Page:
UCSF Weighs Emergency Payouts
UCSF financial services has been left with the task of deciding which students need financial help most urgently as limited funds became available through the CARES Emergency Relief Grant.
Starting May 18, eligible students could expect to receive their portion of the Coronavirus Aid, Relief, and Economic Security (CARES) Emergency Relief Grant. But are the funds enough to help students who’ve been financially burdened by the pandemic?
“This is a big question,” said UCSF Financial Service Director Jerry Lopez, “because there is so much going on right now and it depends on each student’s circumstances.”
Some students who can’t get their usual summer jobs to cover cost of living expenses may find that financial aid can’t cover them during non-enrollment periods, Lopez said.
“There are students that help support their families,” he added, “and their families are losing jobs right now. And although the student may want more help from financial aid, this is outside our realm. For people facing unemployment and for students trying to make it work, we need more money, we need another stimulus check.”
The CARES Act, which was signed into law March 27, 2020, included emergency financial aid funding for institutions of higher education.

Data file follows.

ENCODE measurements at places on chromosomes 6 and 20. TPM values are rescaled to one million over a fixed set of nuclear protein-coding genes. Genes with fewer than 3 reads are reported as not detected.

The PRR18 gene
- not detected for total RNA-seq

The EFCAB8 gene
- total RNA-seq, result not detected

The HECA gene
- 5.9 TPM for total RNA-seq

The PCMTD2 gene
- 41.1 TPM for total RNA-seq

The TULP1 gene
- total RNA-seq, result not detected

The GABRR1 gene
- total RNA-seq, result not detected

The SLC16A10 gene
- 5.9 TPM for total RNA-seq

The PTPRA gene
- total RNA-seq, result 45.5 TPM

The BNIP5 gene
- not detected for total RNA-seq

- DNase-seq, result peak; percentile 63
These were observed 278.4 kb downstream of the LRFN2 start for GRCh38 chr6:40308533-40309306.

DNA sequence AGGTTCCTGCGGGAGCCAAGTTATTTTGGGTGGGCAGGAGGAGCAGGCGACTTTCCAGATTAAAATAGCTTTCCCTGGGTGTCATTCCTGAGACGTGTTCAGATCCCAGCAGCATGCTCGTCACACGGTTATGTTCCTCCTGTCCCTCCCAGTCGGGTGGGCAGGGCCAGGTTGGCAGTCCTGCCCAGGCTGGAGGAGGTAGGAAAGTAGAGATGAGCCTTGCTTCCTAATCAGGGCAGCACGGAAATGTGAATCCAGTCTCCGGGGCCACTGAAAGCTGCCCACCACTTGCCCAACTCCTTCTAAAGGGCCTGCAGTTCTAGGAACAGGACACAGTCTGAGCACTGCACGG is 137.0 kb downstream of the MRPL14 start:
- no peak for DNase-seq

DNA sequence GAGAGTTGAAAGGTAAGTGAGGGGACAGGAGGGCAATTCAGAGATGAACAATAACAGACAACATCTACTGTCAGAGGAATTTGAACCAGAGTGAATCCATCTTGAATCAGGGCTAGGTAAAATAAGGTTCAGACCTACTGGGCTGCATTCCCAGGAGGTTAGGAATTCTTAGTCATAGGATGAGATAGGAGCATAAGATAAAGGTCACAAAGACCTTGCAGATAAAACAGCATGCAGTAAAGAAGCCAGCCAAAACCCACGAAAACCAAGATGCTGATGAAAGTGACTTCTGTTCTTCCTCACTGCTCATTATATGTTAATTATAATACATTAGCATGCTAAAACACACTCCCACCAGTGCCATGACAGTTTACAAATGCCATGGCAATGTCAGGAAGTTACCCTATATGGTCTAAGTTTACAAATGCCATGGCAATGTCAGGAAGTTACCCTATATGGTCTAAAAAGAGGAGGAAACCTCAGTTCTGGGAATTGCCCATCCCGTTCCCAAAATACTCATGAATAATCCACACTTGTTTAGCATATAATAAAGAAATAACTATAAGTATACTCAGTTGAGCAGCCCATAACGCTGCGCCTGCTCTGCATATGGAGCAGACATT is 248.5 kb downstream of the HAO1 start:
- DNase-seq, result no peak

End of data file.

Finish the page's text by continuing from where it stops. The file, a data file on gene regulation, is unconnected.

According to the U.S. Department of Education, UCSF received $867,955 of which $433,978 is mandated towards emergency financial aid grants for students. UCSF is still deliberating how to use the other half.
The grant funding, according to JD Supra, is determined by a formula that is significantly weighted by the number of full-time students eligible for Pell Grants. It also considers the total enrollment of the school. Since the university’s 2019-2020 population was 3,132 students, that means the $433,978 in aid would amount to $138.56 per student.
Given that this kind of equal distribution among all students is unhelpful, the university has established criteria for determining who is most in need.
To be eligible for this grant, students must be in good academic standing, be enrolled in the spring semester, be FAFSA-eligible and have accrued a minimum of $20,000 in direct loans. To receive the money, students must have a direct deposit account set up through the controller’s office.
Students that meet the criteria should expect to receive $600 each by the end of May. This includes 159 students from the school of medicine, 130 from the school of dentistry, 127 from the school of pharmacy, 80 students from the school of nursing and 56 students from the school of physical therapy.
Students in the school of physical therapy who were unable to graduate this spring received, on average, $3,862 to supplement living expenses so they can finish their course in the summer.
These funds, which are considered grant money, do not need to be repaid and do not affect the student’s financial aid packages subsequently.
Students who believe they should have received this grant but did not, or students whose needs far exceed the grant amount, can submit an appeal for reassessment. According to Mr. Lopez, funds given through appeals come from a finite bucket allocated for dire needs.
With the limited funds available, financial services aims to award as many students as soon as possible.
More information about this grant can be found on the UCSF financial aid website at: https://finaid.ucsf.edu/types-of-aid/faqs